September 23, 2010
By Layne Simpson
The Winchester Model 70 is back in a big way, and it's being made entirely in the good old U.S.A.
By Layne Simpson
The author compared the newest Model 70 Featherweight Deluxe to a Pre-'64 Model 70 Featherweight and a 1990s-vintage Model 70 Featherweight, all in .270 Win.
Winchester Repeating Arms Company introduced its first bolt-action centerfire rifle in 1884. Invented by Benjamin Hotchkiss and initially called the Hotchkiss Magazine Rifle, the Model 1883, as it was later designated, had a tubular magazine located in its buttstock, and it was chambered for the .45-70 Government cartridge. Considering the fact that the hunting roost was ruled by single-shot and lever-action rifles at the time, Winchester was probably lucky to sell just over 60,000 Model 1883s before tossing in the towel in 1899.
For about the next quarter-century, a bolt-action rifle was absent from the Winchester lineup, but the coming and going of World War I changed that. The Johnnie that came marching home from the trenches of Europe was not the same fellow who had left his beloved Winchester 94 lever-action deer rifle behind several years before. After experiencing firsthand the long-range power and accuracy of the 1903 Springfield and 1917 Enfield rifles "over there," Johnnie and his fellow doughboys yearned for the same performance from a hunting rifle upon returning home.
It did not take American firearms manufacturers long to respond to their demands. Less than a year after the Treaty of Versailles was signed on June 28, 1919, Savage introduced a bolt-action rifle on a slightly modified Mauser action called the Model 1920. Remington had previously manufactured thousands of 1917 Enfields for the war effort, enabling that company to take the quick and easy route by utilizing existing tooling to produce a sporting version of that same rifle called the Model 30. Winchester, on the other hand, started from scratch in designing a new bolt gun, and doing so delayed its introduction until 1925. But as hunters and shooters around the world quickly discovered, the Model 54 was well worth the wait.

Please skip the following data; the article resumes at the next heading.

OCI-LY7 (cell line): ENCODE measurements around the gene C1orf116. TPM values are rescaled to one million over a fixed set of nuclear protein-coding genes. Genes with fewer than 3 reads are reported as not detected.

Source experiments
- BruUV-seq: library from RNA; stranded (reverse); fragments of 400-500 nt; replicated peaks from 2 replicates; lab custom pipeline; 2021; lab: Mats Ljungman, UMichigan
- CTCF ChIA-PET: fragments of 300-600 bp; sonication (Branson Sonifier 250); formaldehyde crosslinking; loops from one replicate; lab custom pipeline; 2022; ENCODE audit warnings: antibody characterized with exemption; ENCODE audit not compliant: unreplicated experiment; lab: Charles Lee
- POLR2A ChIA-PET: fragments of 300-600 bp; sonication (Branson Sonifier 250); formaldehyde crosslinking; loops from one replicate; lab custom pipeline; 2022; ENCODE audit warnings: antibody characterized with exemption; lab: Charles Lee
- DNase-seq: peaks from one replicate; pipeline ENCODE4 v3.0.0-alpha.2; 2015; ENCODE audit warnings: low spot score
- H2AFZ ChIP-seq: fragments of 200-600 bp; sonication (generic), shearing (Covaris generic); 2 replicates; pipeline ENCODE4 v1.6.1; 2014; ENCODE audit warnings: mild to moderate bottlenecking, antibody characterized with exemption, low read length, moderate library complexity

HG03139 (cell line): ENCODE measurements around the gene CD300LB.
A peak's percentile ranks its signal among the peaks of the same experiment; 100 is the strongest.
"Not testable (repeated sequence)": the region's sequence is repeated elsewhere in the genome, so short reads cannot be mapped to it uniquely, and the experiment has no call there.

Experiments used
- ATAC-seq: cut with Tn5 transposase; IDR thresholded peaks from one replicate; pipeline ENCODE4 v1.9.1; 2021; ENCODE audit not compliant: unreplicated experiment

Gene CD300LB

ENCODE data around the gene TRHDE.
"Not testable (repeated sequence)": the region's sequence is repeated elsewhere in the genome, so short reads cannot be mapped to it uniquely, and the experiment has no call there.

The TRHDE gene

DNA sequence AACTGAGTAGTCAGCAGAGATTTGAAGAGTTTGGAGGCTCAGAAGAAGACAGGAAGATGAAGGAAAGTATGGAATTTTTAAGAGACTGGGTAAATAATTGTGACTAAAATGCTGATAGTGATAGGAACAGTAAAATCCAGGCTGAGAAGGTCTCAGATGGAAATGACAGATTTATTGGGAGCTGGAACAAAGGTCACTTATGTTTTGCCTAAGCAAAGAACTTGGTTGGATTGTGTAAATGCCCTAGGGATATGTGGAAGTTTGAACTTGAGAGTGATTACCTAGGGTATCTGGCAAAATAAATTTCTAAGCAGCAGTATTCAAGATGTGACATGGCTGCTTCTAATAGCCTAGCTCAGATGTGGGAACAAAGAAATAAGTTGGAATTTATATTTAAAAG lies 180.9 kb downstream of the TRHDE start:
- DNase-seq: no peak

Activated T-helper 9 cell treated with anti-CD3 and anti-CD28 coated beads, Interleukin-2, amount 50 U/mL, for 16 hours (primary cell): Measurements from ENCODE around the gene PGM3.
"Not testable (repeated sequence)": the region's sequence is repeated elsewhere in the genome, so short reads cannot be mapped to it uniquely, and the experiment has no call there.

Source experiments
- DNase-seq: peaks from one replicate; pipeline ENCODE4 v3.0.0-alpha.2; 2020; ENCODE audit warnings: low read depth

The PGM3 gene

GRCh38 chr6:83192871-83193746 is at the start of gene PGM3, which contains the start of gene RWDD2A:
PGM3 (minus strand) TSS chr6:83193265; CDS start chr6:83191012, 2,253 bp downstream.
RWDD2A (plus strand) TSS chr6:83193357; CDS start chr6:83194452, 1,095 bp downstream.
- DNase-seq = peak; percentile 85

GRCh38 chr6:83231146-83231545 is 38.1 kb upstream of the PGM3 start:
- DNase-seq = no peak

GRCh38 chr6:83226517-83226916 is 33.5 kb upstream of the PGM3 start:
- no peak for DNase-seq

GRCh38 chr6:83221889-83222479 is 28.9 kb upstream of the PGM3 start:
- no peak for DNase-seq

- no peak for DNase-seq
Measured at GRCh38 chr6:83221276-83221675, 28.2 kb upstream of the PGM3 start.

The Model 70, 1937-2008
During its heyday the Winchester Model 54 was the finest mass-produced sporting rifle for the money in the country, if not the world. But a few design details, such as a trigger guard/floorplate assembly of stamped steel and a sear that also served as a boltstop, made it less than perfect. Then in 1937, Winchester took a giant step closer to perfection by introducing an improved version of the Model 54, and just as the old rifle had been, the new Model 70 proved to be the world's finest sporting rifle of its time to be produced on a mass-production basis.
Collectors spend a lot of time separating Model 70 rifles into several categories. Prewar rifles are those produced prior to World War II, and postwar rifles were built after the war and up until 1963, both commonly classified as Pre-'64 production. The saddest days for the Model 70 began in 1964 when a group of executives who had recently been hired away from the Ford Motor Company decided to drastically slash production costs by cheapening an American icon. Practically overnight they managed to transform a handsome classic into one of the homeliest rifles ever produced by any company anywhere. Everybody, including the few writers--like Jack O'Connor--who had the guts to do so, complained to the high heavens, and plummeting sales eventually prodded Winchester into improving the appearance of the Model 70 around 1973. By then, the Model 70 had once again become a very handsome firearm, one any hunter would have been proud to own, but the damage to its reputation seemed final, and what had once been fondly described as the "Rifleman's Rifle" became the rifle few wanted to buy.
Barrels are made at the FNM plant in Columbia, South Carolina; rifles are also assembled there.